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Question Number: 22898

Law 13 - Free Kicks 3/4/2010

RE: Competitive High School

Matt Niswander of Lawrenceburg, TN USA asks...

On a restart of a free kick in the field, if the defending team is not 10 yards in away from the ball when it is set how does the ref deal with that? Does the ref have to step 10 yards off for the attacking team? Does the ref let the play continue if the team isn't 10 yards away if the attacking team doesn't ask for 10 yards? Does the attacking team have to ask for 10 yards to get it? The reason I ask is because a ref gave my player a yellow card for not being 10 yards away from the set ball. My player asked for the ref to show him where 10 yards was and he told my player he didn't have to step it off. The attacking player didn't ask for 10 yards, and since my player didn't move the ref gave him a yellow because he was too close. He was probably 8 yards away and not 10 yards to be honest. Is this right?

Answer provided by Referee Dennis Wickham

First, the attacking team does not need to ask for ten. The laws require the defenders to retreat. The attacking team is entitled to BOTH ten yards and a quick free kick.

Second, the referee has many ways to enforce ten yards. He is not required to 'step off' ten, and few referees do that. If the referee asks a defender to move back, and the defender fails to do so, a caution may result. Many referees, however, find it quicker to move to the spot that is ten yards and indicate where the defenders should be. We call that 'becoming the first brick.'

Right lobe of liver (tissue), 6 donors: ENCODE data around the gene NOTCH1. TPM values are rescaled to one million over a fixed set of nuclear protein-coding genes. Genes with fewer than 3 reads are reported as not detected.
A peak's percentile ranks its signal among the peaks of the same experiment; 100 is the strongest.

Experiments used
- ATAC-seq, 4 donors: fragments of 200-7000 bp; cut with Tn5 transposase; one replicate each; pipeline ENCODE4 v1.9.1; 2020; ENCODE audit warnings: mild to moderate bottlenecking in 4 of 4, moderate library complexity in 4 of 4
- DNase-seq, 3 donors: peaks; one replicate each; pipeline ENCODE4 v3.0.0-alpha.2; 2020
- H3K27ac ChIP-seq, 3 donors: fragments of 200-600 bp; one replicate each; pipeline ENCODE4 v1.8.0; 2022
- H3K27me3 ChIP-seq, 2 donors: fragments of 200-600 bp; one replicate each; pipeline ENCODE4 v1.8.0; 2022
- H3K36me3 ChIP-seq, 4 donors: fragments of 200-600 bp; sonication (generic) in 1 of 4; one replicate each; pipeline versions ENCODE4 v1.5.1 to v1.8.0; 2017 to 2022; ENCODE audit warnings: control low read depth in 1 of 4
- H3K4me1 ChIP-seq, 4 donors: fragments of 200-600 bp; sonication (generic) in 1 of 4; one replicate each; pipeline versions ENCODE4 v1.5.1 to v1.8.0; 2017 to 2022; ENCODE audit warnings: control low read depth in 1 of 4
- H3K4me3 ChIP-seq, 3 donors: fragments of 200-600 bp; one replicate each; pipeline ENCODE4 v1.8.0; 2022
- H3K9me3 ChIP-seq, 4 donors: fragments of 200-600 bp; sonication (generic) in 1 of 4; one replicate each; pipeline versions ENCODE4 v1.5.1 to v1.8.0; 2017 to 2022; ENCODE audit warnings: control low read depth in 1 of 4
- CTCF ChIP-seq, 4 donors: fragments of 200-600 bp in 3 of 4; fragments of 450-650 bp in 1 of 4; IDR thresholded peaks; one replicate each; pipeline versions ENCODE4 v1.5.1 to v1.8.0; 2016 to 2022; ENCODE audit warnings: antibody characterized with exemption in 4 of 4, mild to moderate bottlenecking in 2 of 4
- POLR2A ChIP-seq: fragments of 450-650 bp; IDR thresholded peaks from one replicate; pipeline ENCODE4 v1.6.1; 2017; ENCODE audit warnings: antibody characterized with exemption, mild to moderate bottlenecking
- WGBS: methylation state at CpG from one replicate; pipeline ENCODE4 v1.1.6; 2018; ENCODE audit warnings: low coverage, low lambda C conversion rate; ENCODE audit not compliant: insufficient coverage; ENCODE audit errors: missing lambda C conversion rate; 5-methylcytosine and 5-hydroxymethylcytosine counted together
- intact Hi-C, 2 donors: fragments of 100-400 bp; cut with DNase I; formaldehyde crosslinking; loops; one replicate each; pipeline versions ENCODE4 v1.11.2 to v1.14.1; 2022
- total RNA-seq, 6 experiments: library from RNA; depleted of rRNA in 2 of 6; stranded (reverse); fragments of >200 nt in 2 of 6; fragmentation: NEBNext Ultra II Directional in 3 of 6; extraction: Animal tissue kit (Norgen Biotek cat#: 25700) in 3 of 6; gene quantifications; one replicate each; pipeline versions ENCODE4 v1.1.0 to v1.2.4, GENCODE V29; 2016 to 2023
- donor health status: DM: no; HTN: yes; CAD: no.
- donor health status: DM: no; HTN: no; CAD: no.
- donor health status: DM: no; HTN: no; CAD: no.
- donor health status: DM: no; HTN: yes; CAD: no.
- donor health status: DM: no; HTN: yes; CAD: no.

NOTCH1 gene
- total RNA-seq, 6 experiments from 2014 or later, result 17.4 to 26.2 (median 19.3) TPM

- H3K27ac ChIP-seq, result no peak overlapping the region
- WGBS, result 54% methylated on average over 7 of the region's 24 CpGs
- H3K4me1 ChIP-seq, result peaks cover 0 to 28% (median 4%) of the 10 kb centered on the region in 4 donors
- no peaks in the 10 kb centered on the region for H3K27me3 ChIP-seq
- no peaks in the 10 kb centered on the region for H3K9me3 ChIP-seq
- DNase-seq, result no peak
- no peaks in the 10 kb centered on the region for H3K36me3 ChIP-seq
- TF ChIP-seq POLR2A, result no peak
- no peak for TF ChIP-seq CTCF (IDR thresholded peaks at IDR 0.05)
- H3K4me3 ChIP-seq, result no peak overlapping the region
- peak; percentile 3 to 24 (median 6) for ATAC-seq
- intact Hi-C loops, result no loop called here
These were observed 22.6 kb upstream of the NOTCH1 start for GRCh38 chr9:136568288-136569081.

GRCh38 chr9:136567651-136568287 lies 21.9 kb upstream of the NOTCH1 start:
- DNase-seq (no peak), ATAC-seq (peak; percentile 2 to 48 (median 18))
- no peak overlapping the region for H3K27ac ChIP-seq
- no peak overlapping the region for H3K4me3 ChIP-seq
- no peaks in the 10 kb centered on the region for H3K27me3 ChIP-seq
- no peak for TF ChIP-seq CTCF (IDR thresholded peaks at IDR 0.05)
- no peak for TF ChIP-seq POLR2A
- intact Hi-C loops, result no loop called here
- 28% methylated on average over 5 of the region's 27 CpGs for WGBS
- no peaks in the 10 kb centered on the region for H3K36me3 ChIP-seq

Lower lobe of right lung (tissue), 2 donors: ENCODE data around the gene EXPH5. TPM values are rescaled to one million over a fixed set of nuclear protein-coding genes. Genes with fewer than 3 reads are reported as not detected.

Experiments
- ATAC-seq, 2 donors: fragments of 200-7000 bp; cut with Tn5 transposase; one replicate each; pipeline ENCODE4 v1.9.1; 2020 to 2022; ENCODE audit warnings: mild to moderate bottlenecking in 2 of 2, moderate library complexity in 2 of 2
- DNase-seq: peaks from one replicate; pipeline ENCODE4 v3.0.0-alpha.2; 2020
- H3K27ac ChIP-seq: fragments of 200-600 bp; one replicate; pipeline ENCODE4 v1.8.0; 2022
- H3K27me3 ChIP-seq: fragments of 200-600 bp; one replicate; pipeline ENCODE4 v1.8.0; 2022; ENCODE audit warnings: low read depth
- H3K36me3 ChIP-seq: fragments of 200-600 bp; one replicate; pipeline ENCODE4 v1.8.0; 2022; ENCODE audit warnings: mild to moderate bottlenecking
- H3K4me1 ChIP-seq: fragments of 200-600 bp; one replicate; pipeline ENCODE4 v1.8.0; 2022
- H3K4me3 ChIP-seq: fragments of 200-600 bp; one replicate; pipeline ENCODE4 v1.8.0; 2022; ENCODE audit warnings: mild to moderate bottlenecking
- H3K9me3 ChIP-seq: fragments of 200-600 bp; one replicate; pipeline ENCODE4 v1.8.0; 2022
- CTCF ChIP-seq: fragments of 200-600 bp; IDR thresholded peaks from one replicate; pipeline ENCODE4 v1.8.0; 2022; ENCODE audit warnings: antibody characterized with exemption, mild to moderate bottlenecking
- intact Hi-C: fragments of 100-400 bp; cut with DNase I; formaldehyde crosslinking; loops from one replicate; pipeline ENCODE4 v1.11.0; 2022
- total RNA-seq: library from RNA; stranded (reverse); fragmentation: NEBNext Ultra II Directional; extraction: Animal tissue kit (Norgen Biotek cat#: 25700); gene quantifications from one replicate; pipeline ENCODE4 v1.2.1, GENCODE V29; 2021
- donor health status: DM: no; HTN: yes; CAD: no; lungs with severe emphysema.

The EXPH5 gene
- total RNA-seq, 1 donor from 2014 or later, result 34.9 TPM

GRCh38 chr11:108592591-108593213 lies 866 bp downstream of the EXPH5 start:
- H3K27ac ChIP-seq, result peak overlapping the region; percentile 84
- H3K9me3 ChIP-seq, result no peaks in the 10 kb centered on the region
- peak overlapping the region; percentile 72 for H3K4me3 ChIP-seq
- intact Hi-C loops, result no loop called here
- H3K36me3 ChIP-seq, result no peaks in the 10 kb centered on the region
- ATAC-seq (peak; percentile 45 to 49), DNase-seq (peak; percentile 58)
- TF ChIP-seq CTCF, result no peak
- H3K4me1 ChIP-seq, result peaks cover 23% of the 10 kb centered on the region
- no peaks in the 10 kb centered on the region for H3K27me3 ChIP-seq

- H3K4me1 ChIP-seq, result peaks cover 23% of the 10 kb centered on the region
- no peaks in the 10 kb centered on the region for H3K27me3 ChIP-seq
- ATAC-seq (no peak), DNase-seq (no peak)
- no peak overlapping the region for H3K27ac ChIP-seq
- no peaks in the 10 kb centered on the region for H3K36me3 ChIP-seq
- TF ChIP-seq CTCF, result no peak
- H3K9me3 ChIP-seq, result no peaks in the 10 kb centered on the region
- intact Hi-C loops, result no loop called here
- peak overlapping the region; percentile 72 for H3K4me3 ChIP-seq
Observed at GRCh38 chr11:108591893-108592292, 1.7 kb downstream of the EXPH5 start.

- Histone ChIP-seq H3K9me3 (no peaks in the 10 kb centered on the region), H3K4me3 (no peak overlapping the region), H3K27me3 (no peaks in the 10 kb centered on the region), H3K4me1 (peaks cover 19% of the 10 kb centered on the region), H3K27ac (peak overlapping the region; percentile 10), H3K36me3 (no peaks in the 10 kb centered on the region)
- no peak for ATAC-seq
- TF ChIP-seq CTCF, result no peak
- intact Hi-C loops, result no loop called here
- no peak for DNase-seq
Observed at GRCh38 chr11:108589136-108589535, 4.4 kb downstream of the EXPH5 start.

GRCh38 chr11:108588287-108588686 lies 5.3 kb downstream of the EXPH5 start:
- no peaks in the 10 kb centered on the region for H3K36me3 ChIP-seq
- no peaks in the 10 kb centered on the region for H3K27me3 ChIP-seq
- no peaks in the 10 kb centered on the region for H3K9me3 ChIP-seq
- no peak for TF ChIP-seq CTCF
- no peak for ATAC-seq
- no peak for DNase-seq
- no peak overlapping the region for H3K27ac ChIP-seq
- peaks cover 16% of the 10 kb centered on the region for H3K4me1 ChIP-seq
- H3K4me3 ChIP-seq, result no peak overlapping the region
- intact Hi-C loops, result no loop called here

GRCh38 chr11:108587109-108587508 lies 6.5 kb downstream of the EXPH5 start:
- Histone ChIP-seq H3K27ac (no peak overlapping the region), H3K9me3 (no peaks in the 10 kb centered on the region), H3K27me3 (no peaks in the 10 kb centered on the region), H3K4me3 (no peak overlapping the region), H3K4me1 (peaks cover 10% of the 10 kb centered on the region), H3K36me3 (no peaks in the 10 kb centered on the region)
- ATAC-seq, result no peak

Third, the referee usually starts enforcing ten yards at the earliest opportunities, urging players to move back or give ten. The referee also watches the attacking team. If the attacking team appears to be ready to do a quick free kick, even though defenders have not retreated, the referee will usually do nothing to interfere.

When the attacking team asks for ten, the referee will hold up the free kick, enforce the distance, and whistle for the restart. But, the attacking team doesn't and shouldn't have to ask.

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Answer provided by Referee Gene Nagy

Coach Matt, enforcing the 10 yard requirement varies widely in soccer. An experienced referee can convey the requirement with relative ease at higher level games while the inexperienced referee working with inexperienced soccer players usually has a harder time.

The referee can deal with this in a variety of ways. One way is to step it off and inform the defenders where the 10 yards is. Another way is to stand at the ball and estimate how far 10 yards is. Yet another way, when the referee is not nearby is to advise the players to retreat further because they are not 10 yards away. Suffice it to say that when the ref asks to move further away from the ball, that player MUST move back and must to do it fairly quickly.

Now in your game, you say your man was 8 yards away so basically he was too close even by your own admission. If the referee uses any method mentioned or not mentioned above and the player does not move further back as requested, he will be cautioned. Whether the attackers asked for 10 yards or not it makes no difference. The Laws oblige defenders to move 10 yards away from the ball (unless they are on their own goal line between the posts).